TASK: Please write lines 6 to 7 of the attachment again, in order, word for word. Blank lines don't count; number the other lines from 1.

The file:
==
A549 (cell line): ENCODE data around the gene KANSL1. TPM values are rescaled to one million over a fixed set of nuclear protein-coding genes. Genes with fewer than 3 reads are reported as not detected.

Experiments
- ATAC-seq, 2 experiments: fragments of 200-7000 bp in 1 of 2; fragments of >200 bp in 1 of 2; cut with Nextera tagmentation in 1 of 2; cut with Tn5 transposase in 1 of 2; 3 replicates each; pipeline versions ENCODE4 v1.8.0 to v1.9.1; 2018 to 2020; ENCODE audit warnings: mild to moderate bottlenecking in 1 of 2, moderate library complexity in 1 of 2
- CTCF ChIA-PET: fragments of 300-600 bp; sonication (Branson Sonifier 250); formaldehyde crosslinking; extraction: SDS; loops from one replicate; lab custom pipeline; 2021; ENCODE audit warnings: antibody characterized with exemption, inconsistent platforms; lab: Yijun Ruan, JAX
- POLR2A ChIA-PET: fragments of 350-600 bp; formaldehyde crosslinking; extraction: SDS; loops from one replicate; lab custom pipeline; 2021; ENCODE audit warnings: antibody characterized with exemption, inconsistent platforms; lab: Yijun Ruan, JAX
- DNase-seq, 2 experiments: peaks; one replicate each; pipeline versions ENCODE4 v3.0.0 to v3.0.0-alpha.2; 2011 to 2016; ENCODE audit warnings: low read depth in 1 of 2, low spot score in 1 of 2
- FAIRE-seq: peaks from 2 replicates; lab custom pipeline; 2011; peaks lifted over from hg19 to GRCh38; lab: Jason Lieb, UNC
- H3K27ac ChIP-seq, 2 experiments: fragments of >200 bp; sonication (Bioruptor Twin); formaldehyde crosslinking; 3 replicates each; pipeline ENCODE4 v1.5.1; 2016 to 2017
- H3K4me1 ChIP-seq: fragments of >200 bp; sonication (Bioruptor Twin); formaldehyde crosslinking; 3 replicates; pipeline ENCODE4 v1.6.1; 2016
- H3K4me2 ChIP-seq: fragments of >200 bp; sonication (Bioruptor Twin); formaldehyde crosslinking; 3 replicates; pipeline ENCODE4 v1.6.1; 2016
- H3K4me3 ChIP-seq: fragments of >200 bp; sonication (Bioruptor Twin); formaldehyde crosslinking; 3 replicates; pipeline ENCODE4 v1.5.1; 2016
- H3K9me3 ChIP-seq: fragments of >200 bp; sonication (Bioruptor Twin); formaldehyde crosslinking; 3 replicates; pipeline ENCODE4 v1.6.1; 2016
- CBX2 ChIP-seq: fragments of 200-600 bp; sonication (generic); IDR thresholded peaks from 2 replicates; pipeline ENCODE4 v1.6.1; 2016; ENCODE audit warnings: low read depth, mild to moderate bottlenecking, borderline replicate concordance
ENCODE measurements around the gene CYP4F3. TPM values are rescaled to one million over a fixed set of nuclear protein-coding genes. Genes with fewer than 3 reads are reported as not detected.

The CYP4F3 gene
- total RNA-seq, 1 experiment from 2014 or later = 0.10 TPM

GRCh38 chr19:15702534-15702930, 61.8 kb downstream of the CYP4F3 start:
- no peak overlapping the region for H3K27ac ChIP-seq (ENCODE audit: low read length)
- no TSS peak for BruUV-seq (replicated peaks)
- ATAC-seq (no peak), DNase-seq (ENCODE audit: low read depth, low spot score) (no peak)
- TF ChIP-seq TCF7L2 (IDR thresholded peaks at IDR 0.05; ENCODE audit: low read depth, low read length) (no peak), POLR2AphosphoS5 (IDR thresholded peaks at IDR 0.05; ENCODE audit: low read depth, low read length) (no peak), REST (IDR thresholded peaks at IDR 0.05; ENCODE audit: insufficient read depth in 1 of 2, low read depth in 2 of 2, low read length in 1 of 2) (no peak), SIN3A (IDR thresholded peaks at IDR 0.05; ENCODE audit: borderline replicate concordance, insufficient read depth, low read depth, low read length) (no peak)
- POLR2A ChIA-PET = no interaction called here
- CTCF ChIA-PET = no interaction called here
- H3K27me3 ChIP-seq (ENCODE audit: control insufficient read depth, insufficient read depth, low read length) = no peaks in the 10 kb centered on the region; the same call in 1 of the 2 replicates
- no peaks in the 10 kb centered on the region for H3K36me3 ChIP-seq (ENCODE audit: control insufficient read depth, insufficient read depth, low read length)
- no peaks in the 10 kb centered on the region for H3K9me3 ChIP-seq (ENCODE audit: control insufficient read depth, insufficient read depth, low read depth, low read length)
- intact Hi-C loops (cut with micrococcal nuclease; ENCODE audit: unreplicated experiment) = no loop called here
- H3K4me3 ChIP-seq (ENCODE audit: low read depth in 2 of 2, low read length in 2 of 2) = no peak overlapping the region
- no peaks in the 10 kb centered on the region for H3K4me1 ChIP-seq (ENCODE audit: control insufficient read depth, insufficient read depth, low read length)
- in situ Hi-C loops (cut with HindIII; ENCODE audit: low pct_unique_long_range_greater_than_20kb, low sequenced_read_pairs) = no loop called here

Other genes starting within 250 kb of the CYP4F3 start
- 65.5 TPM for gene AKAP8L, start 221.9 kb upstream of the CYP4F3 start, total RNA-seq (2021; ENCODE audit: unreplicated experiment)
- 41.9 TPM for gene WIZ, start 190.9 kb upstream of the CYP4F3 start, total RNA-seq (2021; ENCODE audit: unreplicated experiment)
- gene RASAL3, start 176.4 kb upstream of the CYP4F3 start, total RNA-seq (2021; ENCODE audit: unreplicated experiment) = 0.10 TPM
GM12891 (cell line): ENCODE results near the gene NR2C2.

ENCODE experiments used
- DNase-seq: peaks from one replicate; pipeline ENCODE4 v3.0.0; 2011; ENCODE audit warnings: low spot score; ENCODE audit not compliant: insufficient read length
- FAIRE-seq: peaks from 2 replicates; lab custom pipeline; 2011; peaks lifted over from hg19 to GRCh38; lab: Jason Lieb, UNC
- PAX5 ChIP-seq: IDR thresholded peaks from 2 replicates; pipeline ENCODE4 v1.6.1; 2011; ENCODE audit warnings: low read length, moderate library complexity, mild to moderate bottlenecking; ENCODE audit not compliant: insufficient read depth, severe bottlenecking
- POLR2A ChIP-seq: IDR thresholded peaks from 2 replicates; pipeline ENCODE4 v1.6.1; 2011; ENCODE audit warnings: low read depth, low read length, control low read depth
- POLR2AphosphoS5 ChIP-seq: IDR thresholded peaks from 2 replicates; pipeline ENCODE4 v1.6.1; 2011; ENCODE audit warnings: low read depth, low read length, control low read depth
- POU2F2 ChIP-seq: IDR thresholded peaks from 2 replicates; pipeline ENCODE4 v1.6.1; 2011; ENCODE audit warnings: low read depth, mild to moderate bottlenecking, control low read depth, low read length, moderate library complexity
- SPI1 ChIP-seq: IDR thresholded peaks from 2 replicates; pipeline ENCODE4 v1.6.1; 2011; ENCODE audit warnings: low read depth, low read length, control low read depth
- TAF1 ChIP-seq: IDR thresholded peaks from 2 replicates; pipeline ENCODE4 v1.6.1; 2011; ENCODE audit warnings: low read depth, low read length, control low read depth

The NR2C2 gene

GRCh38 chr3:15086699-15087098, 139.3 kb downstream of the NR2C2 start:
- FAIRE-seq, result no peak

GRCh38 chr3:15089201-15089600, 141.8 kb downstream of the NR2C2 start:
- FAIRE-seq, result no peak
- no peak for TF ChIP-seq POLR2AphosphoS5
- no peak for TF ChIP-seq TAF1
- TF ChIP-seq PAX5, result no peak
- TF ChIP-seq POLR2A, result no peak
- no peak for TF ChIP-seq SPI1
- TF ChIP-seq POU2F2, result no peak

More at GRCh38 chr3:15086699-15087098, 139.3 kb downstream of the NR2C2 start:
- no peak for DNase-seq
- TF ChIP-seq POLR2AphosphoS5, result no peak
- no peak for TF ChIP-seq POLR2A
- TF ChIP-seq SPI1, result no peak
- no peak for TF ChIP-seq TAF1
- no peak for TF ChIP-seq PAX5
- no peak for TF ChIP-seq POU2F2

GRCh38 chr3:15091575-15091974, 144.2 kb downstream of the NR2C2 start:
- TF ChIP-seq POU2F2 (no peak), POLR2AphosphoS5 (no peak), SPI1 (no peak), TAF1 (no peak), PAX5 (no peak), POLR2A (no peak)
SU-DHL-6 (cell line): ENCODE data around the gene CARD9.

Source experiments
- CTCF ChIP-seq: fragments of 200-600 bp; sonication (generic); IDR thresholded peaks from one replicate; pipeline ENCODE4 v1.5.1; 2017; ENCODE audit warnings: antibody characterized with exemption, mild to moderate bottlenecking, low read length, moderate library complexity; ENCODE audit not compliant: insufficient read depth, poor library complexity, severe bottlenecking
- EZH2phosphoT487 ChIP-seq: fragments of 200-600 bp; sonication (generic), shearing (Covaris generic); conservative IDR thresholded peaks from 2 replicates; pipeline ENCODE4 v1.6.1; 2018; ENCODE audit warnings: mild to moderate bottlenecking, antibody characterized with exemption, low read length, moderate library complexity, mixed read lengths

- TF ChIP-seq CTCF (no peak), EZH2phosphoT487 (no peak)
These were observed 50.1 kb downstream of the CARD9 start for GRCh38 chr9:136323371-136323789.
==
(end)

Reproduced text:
- DNase-seq, 2 experiments: peaks; one replicate each; pipeline versions ENCODE4 v3.0.0 to v3.0.0-alpha.2; 2011 to 2016; ENCODE audit warnings: low read depth in 1 of 2, low spot score in 1 of 2
- FAIRE-seq: peaks from 2 replicates; lab custom pipeline; 2011; peaks lifted over from hg19 to GRCh38; lab: Jason Lieb, UNC